"For the first time, we have a combined Energy and Environment portfolio and this new structure will ensure the government can take a holistic approach to this issue," she told the Herald. "The functions currently performed by OEH will continue.”

Among staff, though, the worry was that the oversight separately developed and funded for years would now be subsumed in the expanded Planning cluster, with job losses one consequence.

Rob Stokes, a former environment minister, returns as Planning Minister as part of the government's post-election reshuffle. Matt Kean will be the new Energy and Environment minister….

One senior staffer told the Herald OEH had often provided a dissenting view to Planning, such as when new housing projects in the Sydney Basin threatened the dwindling natural reserves. Remaining koala corridors, for instance, were among the habitats at risk.

Work that had previously been conducted by inhouse OEH experts was already being diverted to external consultants - a process staff worry will accelerate with the bureaucratic overhaul now under way.

"There has already been a strong shift away from the environment having its own voice already," the staffer said.

Penny Sharpe, acting Labor leader and environment spokeswoman, said NSW had now become the only state in Australia without an environment department.
"One of the first acts of the Premer - after talking a lot about the environment during the election - is to abolish the Office of Environment," Ms Sharpe said.

"This is a terrible outcome for the environment of NSW and it's a betrayal for [voters]," she said.  "We know it was a very important, top-order issue for many, many people."

The environmental problems facing the state include more than 1000 plant and animal species threatened with extinction, an 800 per cent increase in land-clearing during the past three years, and waterways "that are in crisis", Ms Sharpe said.

Wednesday, 3 April 2019

It is likely to be tears before bedtime for many regional communities as Berejiklian Government restructures government departments



Government News, 2 April 2019:   
 
The NSW government will abolish key agencies including the Office of Local Government, the RMS and Jobs NSW under sweeping changes to the structure of the NSW public service.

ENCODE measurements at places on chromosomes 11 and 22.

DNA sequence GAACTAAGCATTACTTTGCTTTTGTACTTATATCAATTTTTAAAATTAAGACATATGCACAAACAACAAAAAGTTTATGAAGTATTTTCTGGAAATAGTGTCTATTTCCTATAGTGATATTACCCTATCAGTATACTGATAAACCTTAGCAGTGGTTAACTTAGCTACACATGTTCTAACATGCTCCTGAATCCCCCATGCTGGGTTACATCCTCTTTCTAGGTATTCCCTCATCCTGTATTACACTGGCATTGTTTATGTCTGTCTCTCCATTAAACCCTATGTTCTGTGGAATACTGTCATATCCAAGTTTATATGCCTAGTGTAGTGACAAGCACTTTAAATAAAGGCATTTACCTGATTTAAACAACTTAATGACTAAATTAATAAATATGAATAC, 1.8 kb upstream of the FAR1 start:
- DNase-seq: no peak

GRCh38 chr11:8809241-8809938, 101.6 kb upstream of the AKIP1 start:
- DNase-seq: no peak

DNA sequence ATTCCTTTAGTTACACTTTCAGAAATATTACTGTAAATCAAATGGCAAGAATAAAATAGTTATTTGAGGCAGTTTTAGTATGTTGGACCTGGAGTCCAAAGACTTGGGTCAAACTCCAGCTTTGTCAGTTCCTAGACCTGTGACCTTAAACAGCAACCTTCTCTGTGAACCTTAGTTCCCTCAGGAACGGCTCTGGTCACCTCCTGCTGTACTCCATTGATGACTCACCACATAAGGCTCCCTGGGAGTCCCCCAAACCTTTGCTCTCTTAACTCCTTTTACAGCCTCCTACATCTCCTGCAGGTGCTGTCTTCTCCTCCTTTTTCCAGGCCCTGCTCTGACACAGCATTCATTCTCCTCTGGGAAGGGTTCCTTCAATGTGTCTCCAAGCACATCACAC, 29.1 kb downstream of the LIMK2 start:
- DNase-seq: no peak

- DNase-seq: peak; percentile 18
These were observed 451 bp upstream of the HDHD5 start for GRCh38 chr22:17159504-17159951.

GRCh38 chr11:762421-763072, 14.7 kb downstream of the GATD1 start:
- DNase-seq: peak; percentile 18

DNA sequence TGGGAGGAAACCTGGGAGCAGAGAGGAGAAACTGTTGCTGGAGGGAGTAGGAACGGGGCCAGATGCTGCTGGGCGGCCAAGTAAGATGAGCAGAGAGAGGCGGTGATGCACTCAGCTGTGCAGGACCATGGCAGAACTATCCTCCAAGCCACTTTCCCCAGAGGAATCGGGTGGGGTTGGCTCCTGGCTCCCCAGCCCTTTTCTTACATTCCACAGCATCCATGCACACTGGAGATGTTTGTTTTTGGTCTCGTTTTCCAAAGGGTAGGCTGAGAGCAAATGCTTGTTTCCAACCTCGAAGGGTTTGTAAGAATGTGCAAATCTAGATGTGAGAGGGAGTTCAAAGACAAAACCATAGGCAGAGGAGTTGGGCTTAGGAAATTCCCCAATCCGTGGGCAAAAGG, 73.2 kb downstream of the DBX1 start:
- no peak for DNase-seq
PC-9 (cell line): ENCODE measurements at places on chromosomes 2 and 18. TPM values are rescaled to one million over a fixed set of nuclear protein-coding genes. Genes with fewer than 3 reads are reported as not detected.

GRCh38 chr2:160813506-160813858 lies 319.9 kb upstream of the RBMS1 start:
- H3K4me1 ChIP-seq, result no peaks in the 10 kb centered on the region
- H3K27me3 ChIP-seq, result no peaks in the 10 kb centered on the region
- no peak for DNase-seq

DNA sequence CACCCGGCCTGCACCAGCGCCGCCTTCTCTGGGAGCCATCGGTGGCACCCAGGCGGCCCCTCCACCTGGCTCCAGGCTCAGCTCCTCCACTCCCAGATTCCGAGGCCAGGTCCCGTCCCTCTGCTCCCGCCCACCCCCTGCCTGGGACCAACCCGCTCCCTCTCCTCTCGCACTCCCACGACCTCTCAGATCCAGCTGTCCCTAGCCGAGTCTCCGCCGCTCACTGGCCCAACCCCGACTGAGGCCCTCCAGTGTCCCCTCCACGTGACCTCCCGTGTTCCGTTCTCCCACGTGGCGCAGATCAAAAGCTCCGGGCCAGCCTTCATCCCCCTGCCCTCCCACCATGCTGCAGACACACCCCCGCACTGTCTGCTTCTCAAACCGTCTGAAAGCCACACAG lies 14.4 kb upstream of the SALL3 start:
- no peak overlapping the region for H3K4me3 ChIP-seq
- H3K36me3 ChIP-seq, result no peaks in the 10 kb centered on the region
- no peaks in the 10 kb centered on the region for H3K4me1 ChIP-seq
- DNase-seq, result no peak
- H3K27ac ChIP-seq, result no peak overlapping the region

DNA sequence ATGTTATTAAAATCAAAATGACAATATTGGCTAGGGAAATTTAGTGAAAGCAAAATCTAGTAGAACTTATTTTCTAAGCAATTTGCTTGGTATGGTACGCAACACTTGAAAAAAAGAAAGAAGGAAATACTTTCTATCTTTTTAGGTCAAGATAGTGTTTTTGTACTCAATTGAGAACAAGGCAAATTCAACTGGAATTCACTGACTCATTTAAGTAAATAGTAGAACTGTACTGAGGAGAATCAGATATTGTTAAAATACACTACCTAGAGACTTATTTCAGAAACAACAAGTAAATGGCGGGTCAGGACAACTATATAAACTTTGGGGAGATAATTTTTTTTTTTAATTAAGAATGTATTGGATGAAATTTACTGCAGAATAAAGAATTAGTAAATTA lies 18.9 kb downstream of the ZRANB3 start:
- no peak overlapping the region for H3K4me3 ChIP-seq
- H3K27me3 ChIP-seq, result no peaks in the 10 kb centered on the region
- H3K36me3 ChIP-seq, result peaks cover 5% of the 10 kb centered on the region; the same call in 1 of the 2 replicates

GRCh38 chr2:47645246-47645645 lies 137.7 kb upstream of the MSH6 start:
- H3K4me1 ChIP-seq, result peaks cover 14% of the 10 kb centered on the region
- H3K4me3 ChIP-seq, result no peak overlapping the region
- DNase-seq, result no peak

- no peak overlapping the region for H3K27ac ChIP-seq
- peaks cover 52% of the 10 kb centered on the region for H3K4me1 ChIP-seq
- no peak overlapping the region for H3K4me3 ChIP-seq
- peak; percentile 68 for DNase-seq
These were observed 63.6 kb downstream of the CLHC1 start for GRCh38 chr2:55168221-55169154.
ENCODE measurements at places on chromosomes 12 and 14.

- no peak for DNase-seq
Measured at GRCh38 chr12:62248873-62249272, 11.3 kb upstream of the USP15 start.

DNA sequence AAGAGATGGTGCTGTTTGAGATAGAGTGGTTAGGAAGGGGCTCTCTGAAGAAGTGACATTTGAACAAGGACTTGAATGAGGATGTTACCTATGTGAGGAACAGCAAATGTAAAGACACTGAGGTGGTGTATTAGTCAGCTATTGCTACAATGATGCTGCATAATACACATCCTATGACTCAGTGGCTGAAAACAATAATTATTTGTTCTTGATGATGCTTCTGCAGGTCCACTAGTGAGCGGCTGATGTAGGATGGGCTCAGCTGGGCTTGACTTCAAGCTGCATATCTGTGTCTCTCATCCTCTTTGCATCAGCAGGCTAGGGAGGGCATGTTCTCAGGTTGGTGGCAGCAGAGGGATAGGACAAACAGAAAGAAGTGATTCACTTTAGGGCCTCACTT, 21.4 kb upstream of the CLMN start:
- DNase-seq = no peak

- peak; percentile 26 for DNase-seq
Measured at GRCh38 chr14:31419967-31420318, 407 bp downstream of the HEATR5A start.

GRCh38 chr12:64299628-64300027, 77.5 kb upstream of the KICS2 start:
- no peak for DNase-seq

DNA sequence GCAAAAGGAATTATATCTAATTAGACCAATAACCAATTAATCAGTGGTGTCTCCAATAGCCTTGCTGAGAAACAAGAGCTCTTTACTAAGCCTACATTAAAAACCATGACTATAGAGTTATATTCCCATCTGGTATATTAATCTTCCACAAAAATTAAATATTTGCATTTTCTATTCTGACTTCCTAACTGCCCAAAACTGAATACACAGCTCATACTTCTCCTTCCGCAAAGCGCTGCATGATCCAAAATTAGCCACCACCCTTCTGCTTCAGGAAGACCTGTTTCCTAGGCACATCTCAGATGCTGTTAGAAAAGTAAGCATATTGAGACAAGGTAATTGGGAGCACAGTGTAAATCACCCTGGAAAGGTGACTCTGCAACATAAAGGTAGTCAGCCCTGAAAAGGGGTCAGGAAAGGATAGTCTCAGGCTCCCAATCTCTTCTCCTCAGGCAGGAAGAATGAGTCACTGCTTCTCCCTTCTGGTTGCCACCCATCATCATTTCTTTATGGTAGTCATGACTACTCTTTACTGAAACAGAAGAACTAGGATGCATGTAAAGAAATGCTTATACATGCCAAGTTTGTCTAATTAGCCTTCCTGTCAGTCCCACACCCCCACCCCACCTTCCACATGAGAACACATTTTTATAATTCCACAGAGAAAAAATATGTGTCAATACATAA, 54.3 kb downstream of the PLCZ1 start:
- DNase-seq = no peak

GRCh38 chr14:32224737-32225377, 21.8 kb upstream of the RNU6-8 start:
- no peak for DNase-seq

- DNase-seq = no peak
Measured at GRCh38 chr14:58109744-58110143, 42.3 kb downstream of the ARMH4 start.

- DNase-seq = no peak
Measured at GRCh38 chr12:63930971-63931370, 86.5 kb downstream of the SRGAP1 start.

A memo from the Department of  Premier and Cabinet obtained by Government News says the Office of Local Government, along with the Office of Environment and Heritage, will cease to be independent entities and their functions will be absorbed by a Planning and Industry Cluster.

The cluster will cover areas such as long term planning, precincts, infrastructure, open space, the environment and natural resources.

The RMS, coming under the Transport Cluster, will also be scrapped as a separate agency and as will Jobs NSW, which will be merged into the Treasury Cluster…..

Local Government NSW President Linda Scott said the peak would be seeking assurances from the new local government minister, Shelley Hancock, and the Premier, that local governments would be appropriately resourced within the new cluster.

“We’d hope, for example, that the inclusion into a larger cluster will facilitate real analysis of the massive amounts of data collected by Government, which should be shared with the sector to help them deliver great outcomes for the public good,” she told Government News.

“Local governments welcome a new opportunity to work with the State Government to set housing targets with local governments, not for them – to rebalance planning powers by working in partnership with councils and their neighbourhoods on planning decisions that affect them.”

However she said the appointment of Ms Hancock was a stand-alone Local Government Minister was welcomed and had long been advocated for by LGNSW.....

The memo says the structure of the public service will also incorporate the following clusters: Stronger Communities, Customer Service, Health; Premier and Cabinet, Transport, Treasury  and Education.

The following clusters will cease to exist by July 1:  Finance, Services & Innovation; Industry; Planning & Environment; Family and Communities; and Justice.

The Secretaries Board will be expanded in members to accommodate more senior public servants to “effectively drive implementation of the Government’s priorities”.

New appointments under the restructure:
Michael Coutts-Trotter – Secretary, Families & Community Services & Justice
Jim Betts – Secretary, Planning and Industry
Glenn King – Secretary, Customer Service
Simon Draper – Chief Executive, Infrastructure Australia

NOTE:
The Grafton Loop of the Knitting Nannas Against Gas and Greed will be holding a knit-in on Thursday 4 April 2019 at 1pm to peacefully protest the abolition of the NSW Office of Environment and Heritage. It will be held outside the electoral office of Nationals MP for Clarence Chris Gulaptis at 11 Prince Street, Grafton and interested people are welcome to attend.